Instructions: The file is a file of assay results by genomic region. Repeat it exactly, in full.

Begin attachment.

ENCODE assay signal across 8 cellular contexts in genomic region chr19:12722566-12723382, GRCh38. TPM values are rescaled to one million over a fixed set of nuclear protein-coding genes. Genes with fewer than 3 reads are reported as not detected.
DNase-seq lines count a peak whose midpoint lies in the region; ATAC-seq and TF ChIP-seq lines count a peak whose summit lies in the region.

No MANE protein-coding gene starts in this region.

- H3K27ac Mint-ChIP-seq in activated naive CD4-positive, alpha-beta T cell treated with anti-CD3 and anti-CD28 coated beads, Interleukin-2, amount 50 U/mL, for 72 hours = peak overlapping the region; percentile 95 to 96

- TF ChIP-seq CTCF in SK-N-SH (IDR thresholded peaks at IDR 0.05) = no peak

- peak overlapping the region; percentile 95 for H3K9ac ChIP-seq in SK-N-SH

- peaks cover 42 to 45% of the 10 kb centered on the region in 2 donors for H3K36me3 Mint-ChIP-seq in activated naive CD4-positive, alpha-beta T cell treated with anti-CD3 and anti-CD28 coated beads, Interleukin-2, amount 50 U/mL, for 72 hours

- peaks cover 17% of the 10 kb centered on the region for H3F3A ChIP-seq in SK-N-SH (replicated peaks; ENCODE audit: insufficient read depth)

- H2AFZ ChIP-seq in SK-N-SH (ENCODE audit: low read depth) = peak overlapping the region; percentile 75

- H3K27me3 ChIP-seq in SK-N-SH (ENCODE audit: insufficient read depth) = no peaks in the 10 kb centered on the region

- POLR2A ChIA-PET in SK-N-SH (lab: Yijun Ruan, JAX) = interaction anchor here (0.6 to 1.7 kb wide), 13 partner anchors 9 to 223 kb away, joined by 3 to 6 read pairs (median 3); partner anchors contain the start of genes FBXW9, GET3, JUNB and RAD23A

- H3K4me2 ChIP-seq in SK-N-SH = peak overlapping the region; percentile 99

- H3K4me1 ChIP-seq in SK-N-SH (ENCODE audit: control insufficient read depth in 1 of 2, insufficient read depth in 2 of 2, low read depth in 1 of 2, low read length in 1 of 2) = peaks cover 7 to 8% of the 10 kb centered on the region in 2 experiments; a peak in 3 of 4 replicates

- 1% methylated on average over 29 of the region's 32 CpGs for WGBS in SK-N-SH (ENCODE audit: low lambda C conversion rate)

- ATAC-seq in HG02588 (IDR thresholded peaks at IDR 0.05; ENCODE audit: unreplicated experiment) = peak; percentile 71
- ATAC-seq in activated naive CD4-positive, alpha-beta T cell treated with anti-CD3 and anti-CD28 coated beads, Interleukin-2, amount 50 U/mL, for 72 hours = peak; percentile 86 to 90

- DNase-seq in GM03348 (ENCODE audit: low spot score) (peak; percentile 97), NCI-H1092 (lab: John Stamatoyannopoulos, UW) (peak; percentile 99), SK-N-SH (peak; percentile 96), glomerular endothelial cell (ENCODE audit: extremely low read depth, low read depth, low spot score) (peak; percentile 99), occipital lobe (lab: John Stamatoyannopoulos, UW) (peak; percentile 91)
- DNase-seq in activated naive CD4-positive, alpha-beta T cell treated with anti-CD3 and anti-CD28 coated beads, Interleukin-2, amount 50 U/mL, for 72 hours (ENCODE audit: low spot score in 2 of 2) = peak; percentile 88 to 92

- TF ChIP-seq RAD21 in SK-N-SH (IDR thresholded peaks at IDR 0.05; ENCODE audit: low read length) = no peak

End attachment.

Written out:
ENCODE assay signal across 8 cellular contexts in genomic region chr19:12722566-12723382, GRCh38. TPM values are rescaled to one million over a fixed set of nuclear protein-coding genes. Genes with fewer than 3 reads are reported as not detected.
DNase-seq lines count a peak whose midpoint lies in the region; ATAC-seq and TF ChIP-seq lines count a peak whose summit lies in the region.

No MANE protein-coding gene starts in this region.

- H3K27ac Mint-ChIP-seq in activated naive CD4-positive, alpha-beta T cell treated with anti-CD3 and anti-CD28 coated beads, Interleukin-2, amount 50 U/mL, for 72 hours = peak overlapping the region; percentile 95 to 96

- TF ChIP-seq CTCF in SK-N-SH (IDR thresholded peaks at IDR 0.05) = no peak

- peak overlapping the region; percentile 95 for H3K9ac ChIP-seq in SK-N-SH

- peaks cover 42 to 45% of the 10 kb centered on the region in 2 donors for H3K36me3 Mint-ChIP-seq in activated naive CD4-positive, alpha-beta T cell treated with anti-CD3 and anti-CD28 coated beads, Interleukin-2, amount 50 U/mL, for 72 hours

- peaks cover 17% of the 10 kb centered on the region for H3F3A ChIP-seq in SK-N-SH (replicated peaks; ENCODE audit: insufficient read depth)

- H2AFZ ChIP-seq in SK-N-SH (ENCODE audit: low read depth) = peak overlapping the region; percentile 75

- H3K27me3 ChIP-seq in SK-N-SH (ENCODE audit: insufficient read depth) = no peaks in the 10 kb centered on the region

- POLR2A ChIA-PET in SK-N-SH (lab: Yijun Ruan, JAX) = interaction anchor here (0.6 to 1.7 kb wide), 13 partner anchors 9 to 223 kb away, joined by 3 to 6 read pairs (median 3); partner anchors contain the start of genes FBXW9, GET3, JUNB and RAD23A

- H3K4me2 ChIP-seq in SK-N-SH = peak overlapping the region; percentile 99

- H3K4me1 ChIP-seq in SK-N-SH (ENCODE audit: control insufficient read depth in 1 of 2, insufficient read depth in 2 of 2, low read depth in 1 of 2, low read length in 1 of 2) = peaks cover 7 to 8% of the 10 kb centered on the region in 2 experiments; a peak in 3 of 4 replicates

- 1% methylated on average over 29 of the region's 32 CpGs for WGBS in SK-N-SH (ENCODE audit: low lambda C conversion rate)

- ATAC-seq in HG02588 (IDR thresholded peaks at IDR 0.05; ENCODE audit: unreplicated experiment) = peak; percentile 71
- ATAC-seq in activated naive CD4-positive, alpha-beta T cell treated with anti-CD3 and anti-CD28 coated beads, Interleukin-2, amount 50 U/mL, for 72 hours = peak; percentile 86 to 90

- DNase-seq in GM03348 (ENCODE audit: low spot score) (peak; percentile 97), NCI-H1092 (lab: John Stamatoyannopoulos, UW) (peak; percentile 99), SK-N-SH (peak; percentile 96), glomerular endothelial cell (ENCODE audit: extremely low read depth, low read depth, low spot score) (peak; percentile 99), occipital lobe (lab: John Stamatoyannopoulos, UW) (peak; percentile 91)
- DNase-seq in activated naive CD4-positive, alpha-beta T cell treated with anti-CD3 and anti-CD28 coated beads, Interleukin-2, amount 50 U/mL, for 72 hours (ENCODE audit: low spot score in 2 of 2) = peak; percentile 88 to 92

- TF ChIP-seq RAD21 in SK-N-SH (IDR thresholded peaks at IDR 0.05; ENCODE audit: low read length) = no peak